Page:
8 Derek Gripper – Miniyamba (New Cape)
Album: Libraries on Fire

Capetonian Derek Gripper has a new album out and as you’d expect, it’s seriously great. Miniyamba is a tune by Toumani and Sidiki Diabate originally played two koras – about 40 strings – now played on 6 strings.

Check out this article about Gripper’s trip to Bamako earlier this year:

9 Guy Buttery – Two Chords and the Truth (Guy Buttery)
Album: Guy Buttery

Another SA guitarist has a nice new album out which seems to be called Guy Buttery.  Derek Gripper is in there, as well as Shane Cooper from Kyle Shepherd’s band. 

10 Carlo Mombelli – Picasso’s Dove (Mombelli Music)
Album: I press my spine to the ground

And while we’re on SA string instrumentalists, here’s something by one of bass player Carlo Mombelli’s many ensembles - pianist Kyle Shepherd, drummer Kesivan Naidoo and vocalist Mbuso Khoza who learnt his music in the mountains of KZN herding cattle, and from Zionist churches and Shembe songs. 

11 Luther Dickinson – Ain’t no grave (New West)
Blues & Ballads: A Folksinger’s Songbook

Luther Dickinson is son of the great US producer and generally amazing singer, musician and songwriter Jim Dickinson, and this song was written just after Jim died in 2009 and was recorded recently in one take with the equally awesome Mavis Staples.

12 Leyla McCalla – Les Plats Sont Tous Mis Sur la Table (Jazz Village)
Album: A Day for the Hunter, A Day for the Prey

Leyla McCalla, the cello, tenor banjo and guitar player from Carolina Chocolate Drops has a new album out – it’s a collection of Haitian folk songs and stuff from the Louisianan creole tradition.  Here’s one from the Louisianan side.  Louis Michot from the The Lost Bayou Ramblers (from Pilette, Louisiana) is on fiddle. 

13 The Reveler – Juste Un Tit Brin (Audio & Video Labs Inc/The Revelers)
Get Ready

Sticking in Louisiana, The Revelers, from New Orleans, with a song written by band member Blake Miller.  Tres cajun with a tincture of swamp rock. 

14 Kia Kater – White (Kingswood Record)
Album: Nine Pin

Heading to Appalachia, well actually Canada.  Kia Kater is such a great banjo player, singer and song writer.  “Nine Pine” is her second album.  I went nuts about her first which came out the other day, and I’m going nuts about her second one.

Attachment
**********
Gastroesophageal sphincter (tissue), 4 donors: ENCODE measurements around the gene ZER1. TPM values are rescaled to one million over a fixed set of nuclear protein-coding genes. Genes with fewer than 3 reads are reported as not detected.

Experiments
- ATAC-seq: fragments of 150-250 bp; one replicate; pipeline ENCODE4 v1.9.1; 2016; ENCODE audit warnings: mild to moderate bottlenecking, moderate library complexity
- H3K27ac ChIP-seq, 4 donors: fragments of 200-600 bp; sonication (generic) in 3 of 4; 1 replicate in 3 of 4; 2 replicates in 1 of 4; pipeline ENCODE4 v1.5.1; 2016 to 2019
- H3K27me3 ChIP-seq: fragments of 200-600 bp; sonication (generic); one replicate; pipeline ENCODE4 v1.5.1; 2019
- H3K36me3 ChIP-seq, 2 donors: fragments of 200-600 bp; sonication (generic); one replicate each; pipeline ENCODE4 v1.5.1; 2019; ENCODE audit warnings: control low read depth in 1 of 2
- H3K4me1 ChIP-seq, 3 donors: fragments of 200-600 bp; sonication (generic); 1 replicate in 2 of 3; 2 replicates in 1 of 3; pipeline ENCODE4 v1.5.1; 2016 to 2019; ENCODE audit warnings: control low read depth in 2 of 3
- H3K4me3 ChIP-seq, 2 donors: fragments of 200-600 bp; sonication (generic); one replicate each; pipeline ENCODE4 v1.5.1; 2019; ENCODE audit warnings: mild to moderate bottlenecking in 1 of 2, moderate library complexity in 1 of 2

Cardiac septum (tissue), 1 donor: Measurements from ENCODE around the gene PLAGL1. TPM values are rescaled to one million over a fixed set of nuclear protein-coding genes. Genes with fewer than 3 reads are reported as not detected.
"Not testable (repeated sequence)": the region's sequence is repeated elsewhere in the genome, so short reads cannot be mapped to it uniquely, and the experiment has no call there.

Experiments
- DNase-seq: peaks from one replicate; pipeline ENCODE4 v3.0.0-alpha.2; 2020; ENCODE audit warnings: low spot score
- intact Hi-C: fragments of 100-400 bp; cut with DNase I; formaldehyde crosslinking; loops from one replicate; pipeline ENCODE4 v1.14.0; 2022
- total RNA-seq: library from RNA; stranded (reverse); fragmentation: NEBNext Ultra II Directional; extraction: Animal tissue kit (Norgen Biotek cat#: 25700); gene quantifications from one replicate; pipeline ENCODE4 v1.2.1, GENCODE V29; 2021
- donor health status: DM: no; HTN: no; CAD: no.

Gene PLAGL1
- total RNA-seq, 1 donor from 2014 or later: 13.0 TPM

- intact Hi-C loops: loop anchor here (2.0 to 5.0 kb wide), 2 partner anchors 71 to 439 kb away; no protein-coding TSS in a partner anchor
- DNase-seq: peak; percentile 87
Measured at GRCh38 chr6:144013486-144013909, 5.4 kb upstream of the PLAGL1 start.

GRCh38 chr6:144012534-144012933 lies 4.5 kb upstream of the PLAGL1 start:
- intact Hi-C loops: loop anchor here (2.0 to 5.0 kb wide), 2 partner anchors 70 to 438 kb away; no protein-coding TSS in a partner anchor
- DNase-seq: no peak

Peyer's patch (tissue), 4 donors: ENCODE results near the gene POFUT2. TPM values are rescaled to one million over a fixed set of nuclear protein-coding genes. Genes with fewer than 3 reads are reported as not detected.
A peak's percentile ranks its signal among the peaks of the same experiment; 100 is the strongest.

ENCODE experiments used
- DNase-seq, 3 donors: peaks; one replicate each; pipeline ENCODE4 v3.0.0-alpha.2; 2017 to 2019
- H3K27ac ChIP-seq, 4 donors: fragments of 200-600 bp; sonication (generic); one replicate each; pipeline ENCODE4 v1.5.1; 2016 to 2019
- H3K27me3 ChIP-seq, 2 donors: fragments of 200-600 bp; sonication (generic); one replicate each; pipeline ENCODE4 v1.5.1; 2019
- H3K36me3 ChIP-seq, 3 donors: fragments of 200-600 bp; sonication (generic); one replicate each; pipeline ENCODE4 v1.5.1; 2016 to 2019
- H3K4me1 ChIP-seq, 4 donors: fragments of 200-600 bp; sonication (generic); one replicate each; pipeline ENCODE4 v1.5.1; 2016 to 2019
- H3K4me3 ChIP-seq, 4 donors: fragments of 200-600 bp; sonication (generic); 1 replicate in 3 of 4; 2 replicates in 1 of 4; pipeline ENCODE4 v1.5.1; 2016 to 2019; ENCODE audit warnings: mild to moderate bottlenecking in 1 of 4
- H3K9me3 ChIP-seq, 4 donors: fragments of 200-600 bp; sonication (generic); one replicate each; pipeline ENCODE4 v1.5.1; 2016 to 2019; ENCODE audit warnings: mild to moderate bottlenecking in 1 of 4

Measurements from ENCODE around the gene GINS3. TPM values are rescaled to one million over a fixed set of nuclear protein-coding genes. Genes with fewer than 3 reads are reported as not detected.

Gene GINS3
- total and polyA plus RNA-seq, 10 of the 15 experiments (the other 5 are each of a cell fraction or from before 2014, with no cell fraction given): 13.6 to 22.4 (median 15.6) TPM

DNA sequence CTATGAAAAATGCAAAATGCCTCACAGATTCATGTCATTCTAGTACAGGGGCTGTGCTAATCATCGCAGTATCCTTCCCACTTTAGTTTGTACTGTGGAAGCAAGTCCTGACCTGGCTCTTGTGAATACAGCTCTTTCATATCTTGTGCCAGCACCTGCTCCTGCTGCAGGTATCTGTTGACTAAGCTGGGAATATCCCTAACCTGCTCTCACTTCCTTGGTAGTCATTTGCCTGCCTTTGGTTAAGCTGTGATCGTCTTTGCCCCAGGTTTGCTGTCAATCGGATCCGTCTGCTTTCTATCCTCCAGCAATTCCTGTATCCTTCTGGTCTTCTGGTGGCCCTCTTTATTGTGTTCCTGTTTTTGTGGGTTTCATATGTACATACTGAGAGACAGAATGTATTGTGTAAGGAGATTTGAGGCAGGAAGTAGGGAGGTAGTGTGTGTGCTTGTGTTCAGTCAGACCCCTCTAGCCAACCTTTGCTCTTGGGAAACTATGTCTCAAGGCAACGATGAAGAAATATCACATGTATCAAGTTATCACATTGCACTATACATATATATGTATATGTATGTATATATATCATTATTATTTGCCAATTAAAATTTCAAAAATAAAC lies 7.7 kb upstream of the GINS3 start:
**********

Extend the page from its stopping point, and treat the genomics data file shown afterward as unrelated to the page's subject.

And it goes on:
15 Robbie Fulks – America is a hard religion (Bloodshot)
Upland Stories

Off his new Steve Albini produced album. 

16 Hackensaw Boys – Ol’ Nick (Free Dirt Records)
Album: Charismo

Sticking with the old timey music and religion of the American kind kind-of.  That rattling percussion is courtesy of a strange tin can arrangement they call the charismo

17 Rant with Julie Fowlis – Thug thu chonnlach as an t-sabhal (Make Believe Records)

A strathspey from the seriously wonderful all fiddle band, whose members hail the Shetland Islands and the Highlands.  A strathspey is a dance in 4.4 time similar to a hornpipe only slower, and the singing there is from Julie Fowlis.

18 9Bach – Brain (Real World)
Album: Anian

The Welsh band produced a pretty great record last year, and this year’s one is quite a lot better.  It’s called Anian (which translates as Nature).  The song, Brain, is told from a crow’s point of view – the crow is asking a child to accept the gifts it’s bringing.  Not as sinister and ominous as the set up suggests though …

19 The Heliocentrics – Into the vortex (Now-Again)
Album: From the deep

A record that came out earlier this year

20 Fahir Atakoglu – Trapped (Far&Here)
Album: Live at Umbria Jazz

Turkish pianist Fahir Atakoglu recorded live at Teatro Morlachi in the Italian city of Umbia in 2010.  Backing him are Canadian bassist Alain Caron and Cuban drummer, Horacio Hernandez. 

21 Natasha Atlas – Nafs El Hikaya (Decca/Universal)
Album: Myriad Road

Belgian Egyptian singer Natasha Atlas has being heading off into more jazzy territory of late, with quite sizable Arabic inflections.  She continues this on Myriad Road her collaboration with Lebanese-born trumpet player Ibrahim Maalouf. 

22 Melt Yourself Down – Yazzan Dayra (Leaf)
Last Evenings on Earth

Unhinged, brass-heavy and off their new record.  And yes, the blow-out, post Ayler sax towards the end is from Shabaka Hutchings.  The bonkers singer is Kushai Gaya.

23 Los Chapillacs – Marcha de Chullachaqui (Deltatron Remix) (Tigers Milk Records)
Album: Peru Boom! Bass, Bleeps and Bumps from Peru’s Electronic Underground

In June I played some Peruvian Tropical Bass.  Here is some more.  A bass-heavy retread done by Deltratron of a cumbia originally by Los Chapillacs, who tend to be quite rooted in the sound of the 60s and 70s. 

24 La Yegros – Atormentada (Soundway)
Album: Magnetismo

Mariana Yegros or La Yegros with her wonderful infusion of folky Argentinean and Columbian music into dancy stuff, I guess. 

25 Elza Soares – Firmeza (Mais Um Discos)
Album: The woman at the end of the world

In a similar, but more radical vein is the latest thing by veteran samba singer and songwriter, Elza Soares, from Rio. Her style of samba is called samba sujo or dirty samba.  Soares has had an epic life and career dating back to the 50s, which included being exiled by the military junta in mid 60s after she became a widow and then got involved with some soccer legend.  She teamed up with some of the best musicians is Sao Paulo for this new album, including guys from Meta Meta and Bixiga 70.